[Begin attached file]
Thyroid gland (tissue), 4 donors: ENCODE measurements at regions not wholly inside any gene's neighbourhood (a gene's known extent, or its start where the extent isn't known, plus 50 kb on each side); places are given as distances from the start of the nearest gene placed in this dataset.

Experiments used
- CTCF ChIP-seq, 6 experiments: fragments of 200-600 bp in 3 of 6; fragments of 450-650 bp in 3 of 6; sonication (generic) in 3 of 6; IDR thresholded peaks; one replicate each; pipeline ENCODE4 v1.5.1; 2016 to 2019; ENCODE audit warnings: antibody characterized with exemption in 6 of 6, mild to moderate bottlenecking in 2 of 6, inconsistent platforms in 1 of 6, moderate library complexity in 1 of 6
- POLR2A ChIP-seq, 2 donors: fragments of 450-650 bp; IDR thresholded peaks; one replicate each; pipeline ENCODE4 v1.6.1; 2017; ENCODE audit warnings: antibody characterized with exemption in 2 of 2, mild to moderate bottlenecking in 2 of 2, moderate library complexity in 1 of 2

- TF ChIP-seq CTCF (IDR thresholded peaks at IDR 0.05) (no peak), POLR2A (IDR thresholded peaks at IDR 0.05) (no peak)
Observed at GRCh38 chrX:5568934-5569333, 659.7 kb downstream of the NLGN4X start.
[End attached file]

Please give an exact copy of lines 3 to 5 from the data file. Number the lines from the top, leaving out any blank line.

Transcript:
- CTCF ChIP-seq, 6 experiments: fragments of 200-600 bp in 3 of 6; fragments of 450-650 bp in 3 of 6; sonication (generic) in 3 of 6; IDR thresholded peaks; one replicate each; pipeline ENCODE4 v1.5.1; 2016 to 2019; ENCODE audit warnings: antibody characterized with exemption in 6 of 6, mild to moderate bottlenecking in 2 of 6, inconsistent platforms in 1 of 6, moderate library complexity in 1 of 6
- POLR2A ChIP-seq, 2 donors: fragments of 450-650 bp; IDR thresholded peaks; one replicate each; pipeline ENCODE4 v1.6.1; 2017; ENCODE audit warnings: antibody characterized with exemption in 2 of 2, mild to moderate bottlenecking in 2 of 2, moderate library complexity in 1 of 2

- TF ChIP-seq CTCF (IDR thresholded peaks at IDR 0.05) (no peak), POLR2A (IDR thresholded peaks at IDR 0.05) (no peak)